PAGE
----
Sweeping reforms to IP court will save businesses time and money
01 October 2013
The Patents County Court has been renamed the Intellectual Property Enterprise Court after changes came into force on Tuesday, October 1.
These changes mark the completion of a package of court reforms, which the government has brought in to help businesses protect their intellectual property while saving them time and money. The Court will now sit as a specialist listing within the Chancery Division of the High Court.
The name of the court has been changed in order to clarify its jurisdiction, which covers all intellectual property (IP) and not simply patents.
Minister for Intellectual Property, Lord Younger said the changes make the court a viable place for businesses of any size to protect their IP and ensure access to justice at a fair cost for all rights holders and other businesses.
"These changes will also make it easier and cheaper for businesses in the long run as they will now be better able to understand and navigate the specialist IP courts if a dispute occurs," he added. "This will reduce the cost of legal services and level the playing field for smaller business."
Clive Davenport Chairman, Trade and Industry Policy Unit, Federation of Small Businesses (FSB) welcomed the formal introduction of the Intellectual Property Enterprise Court. "These changes should make it easier and cheaper for businesses, particularly SMEs and our members to identify, understand and navigate the specialist IP courts when they need to resolve an IP dispute in the courts," he said.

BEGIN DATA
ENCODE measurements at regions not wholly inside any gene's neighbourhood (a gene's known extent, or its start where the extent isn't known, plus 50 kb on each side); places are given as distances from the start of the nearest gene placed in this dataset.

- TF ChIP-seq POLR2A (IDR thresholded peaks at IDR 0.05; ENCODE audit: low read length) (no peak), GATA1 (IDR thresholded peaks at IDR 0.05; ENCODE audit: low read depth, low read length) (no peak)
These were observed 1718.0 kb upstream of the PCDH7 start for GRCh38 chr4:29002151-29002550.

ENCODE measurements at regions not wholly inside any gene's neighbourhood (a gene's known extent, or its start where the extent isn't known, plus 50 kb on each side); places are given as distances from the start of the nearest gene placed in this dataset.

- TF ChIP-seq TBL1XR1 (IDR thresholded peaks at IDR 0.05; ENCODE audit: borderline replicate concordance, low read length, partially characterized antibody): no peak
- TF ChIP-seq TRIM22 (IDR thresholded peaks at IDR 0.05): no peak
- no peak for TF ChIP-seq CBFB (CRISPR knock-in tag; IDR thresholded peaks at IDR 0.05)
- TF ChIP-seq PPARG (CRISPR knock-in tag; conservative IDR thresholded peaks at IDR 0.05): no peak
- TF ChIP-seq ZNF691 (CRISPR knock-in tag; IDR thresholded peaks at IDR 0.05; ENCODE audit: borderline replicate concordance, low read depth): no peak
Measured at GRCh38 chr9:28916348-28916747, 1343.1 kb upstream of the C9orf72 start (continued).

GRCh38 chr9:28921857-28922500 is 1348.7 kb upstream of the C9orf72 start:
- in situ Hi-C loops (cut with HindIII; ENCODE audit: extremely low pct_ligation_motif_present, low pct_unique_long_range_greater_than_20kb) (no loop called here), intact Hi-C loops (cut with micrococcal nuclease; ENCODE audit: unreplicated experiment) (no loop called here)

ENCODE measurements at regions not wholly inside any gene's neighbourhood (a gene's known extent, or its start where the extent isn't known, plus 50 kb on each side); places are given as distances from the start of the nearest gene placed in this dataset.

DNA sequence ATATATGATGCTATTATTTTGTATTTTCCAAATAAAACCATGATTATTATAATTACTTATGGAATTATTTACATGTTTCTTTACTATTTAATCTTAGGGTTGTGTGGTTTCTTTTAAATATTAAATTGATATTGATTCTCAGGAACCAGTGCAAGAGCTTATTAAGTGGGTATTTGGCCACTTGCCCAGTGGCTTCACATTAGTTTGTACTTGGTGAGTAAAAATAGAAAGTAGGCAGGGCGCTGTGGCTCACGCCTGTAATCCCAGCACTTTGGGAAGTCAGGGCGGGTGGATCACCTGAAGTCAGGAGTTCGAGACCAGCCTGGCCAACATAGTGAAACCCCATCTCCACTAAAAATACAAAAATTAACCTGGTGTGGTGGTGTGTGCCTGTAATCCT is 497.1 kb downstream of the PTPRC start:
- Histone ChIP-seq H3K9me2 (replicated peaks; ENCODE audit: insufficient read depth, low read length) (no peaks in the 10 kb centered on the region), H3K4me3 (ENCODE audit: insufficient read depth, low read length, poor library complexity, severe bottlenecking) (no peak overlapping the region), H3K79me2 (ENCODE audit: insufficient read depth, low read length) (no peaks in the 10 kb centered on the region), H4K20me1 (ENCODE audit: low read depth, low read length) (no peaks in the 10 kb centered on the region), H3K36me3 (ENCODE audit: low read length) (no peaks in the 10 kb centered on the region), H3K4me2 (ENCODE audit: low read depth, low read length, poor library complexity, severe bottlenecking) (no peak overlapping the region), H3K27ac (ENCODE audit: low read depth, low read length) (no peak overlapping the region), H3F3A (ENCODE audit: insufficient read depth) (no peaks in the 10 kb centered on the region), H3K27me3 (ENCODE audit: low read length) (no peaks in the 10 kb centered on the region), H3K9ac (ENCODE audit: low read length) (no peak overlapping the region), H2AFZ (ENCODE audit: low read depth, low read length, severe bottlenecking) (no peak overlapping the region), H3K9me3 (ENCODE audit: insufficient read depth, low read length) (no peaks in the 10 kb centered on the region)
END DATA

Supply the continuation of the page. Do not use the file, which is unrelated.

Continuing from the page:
"Small businesses stand to benefit from better protection of their work. A better understanding of the IPEC’s purpose will enable them to identify the appropriate court to resolve their intellectual property disputes. We will continue to support and monitor the progress of the court based on the real benefit to our members – small businesses who make a huge contribution to the UK economy."
Catherine Wolfe, president of the Institute of Trade Mark Attorneys (ITMA), was similarly welcoming of the government's announcement. “These long-awaited moves will make it so much easier for businesses to navigate their way through the court system,” she said. “In the best tradition of clear branding, it now does what it says on the tin: the Patents County Court has been renamed the Intellectual Property Enterprise Court. If you have a trade mark, design or copyright case, you now know where to take it.”
The name change is the most visible part of a package of reforms which the government claims will help businesses to protect their intellectual property and save them time and money. Another change which will affect owners of Registered Trade Marks is the IPO’s new Fast Track Opposition procedure, which comes into force today.
ITMA’s first vice president Chris McLeod explains how the new Opposition procedure at the IPO could reduce the costs and timescale involved in a standard trade mark opposition, particularly considering the reduced official fee of £100.
“The new fast-track should be a quicker way of handling standard oppositions,” he said. “The conditions are that the case has to rely on a maximum of three earlier marks and the grounds must be limited to identical or similar marks and identical or similar goods or services. There will also be limits on the amount of written evidence permitted.
“We shall have to wait and see how popular this option is in practice, but it is certainly a move in the right direction.”
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